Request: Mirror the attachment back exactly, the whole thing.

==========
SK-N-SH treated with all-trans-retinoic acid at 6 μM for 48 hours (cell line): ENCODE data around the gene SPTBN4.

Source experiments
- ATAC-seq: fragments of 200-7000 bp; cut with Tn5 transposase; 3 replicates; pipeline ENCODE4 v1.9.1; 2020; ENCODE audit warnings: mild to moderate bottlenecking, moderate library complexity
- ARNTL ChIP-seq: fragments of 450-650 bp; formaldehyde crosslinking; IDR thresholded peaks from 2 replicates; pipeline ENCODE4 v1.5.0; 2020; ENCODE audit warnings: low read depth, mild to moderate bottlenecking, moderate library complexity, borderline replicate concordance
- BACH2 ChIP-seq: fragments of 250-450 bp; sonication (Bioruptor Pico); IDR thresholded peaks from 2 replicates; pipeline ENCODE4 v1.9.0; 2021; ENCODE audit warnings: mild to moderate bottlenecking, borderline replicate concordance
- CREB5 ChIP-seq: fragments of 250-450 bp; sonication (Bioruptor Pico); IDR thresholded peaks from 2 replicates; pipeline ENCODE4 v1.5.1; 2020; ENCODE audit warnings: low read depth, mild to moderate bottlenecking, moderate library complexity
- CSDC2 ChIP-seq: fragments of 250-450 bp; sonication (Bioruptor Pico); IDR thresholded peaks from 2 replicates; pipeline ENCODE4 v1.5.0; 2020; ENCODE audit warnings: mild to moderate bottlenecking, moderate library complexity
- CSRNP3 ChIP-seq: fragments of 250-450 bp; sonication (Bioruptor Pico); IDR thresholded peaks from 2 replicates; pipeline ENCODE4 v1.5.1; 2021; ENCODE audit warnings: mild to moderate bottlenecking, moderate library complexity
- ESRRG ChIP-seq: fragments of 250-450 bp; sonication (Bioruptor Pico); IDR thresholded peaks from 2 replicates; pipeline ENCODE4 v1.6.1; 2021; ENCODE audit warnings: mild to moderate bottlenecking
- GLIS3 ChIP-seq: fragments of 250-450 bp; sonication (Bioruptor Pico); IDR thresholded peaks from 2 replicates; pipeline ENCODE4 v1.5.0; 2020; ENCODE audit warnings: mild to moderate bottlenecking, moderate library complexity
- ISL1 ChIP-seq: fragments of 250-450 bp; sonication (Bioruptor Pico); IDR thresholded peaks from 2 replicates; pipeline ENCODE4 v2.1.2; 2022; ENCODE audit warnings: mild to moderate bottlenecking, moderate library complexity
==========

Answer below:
SK-N-SH treated with all-trans-retinoic acid at 6 μM for 48 hours (cell line): ENCODE data around the gene SPTBN4.

Source experiments
- ATAC-seq: fragments of 200-7000 bp; cut with Tn5 transposase; 3 replicates; pipeline ENCODE4 v1.9.1; 2020; ENCODE audit warnings: mild to moderate bottlenecking, moderate library complexity
- ARNTL ChIP-seq: fragments of 450-650 bp; formaldehyde crosslinking; IDR thresholded peaks from 2 replicates; pipeline ENCODE4 v1.5.0; 2020; ENCODE audit warnings: low read depth, mild to moderate bottlenecking, moderate library complexity, borderline replicate concordance
- BACH2 ChIP-seq: fragments of 250-450 bp; sonication (Bioruptor Pico); IDR thresholded peaks from 2 replicates; pipeline ENCODE4 v1.9.0; 2021; ENCODE audit warnings: mild to moderate bottlenecking, borderline replicate concordance
- CREB5 ChIP-seq: fragments of 250-450 bp; sonication (Bioruptor Pico); IDR thresholded peaks from 2 replicates; pipeline ENCODE4 v1.5.1; 2020; ENCODE audit warnings: low read depth, mild to moderate bottlenecking, moderate library complexity
- CSDC2 ChIP-seq: fragments of 250-450 bp; sonication (Bioruptor Pico); IDR thresholded peaks from 2 replicates; pipeline ENCODE4 v1.5.0; 2020; ENCODE audit warnings: mild to moderate bottlenecking, moderate library complexity
- CSRNP3 ChIP-seq: fragments of 250-450 bp; sonication (Bioruptor Pico); IDR thresholded peaks from 2 replicates; pipeline ENCODE4 v1.5.1; 2021; ENCODE audit warnings: mild to moderate bottlenecking, moderate library complexity
- ESRRG ChIP-seq: fragments of 250-450 bp; sonication (Bioruptor Pico); IDR thresholded peaks from 2 replicates; pipeline ENCODE4 v1.6.1; 2021; ENCODE audit warnings: mild to moderate bottlenecking
- GLIS3 ChIP-seq: fragments of 250-450 bp; sonication (Bioruptor Pico); IDR thresholded peaks from 2 replicates; pipeline ENCODE4 v1.5.0; 2020; ENCODE audit warnings: mild to moderate bottlenecking, moderate library complexity
- ISL1 ChIP-seq: fragments of 250-450 bp; sonication (Bioruptor Pico); IDR thresholded peaks from 2 replicates; pipeline ENCODE4 v2.1.2; 2022; ENCODE audit warnings: mild to moderate bottlenecking, moderate library complexity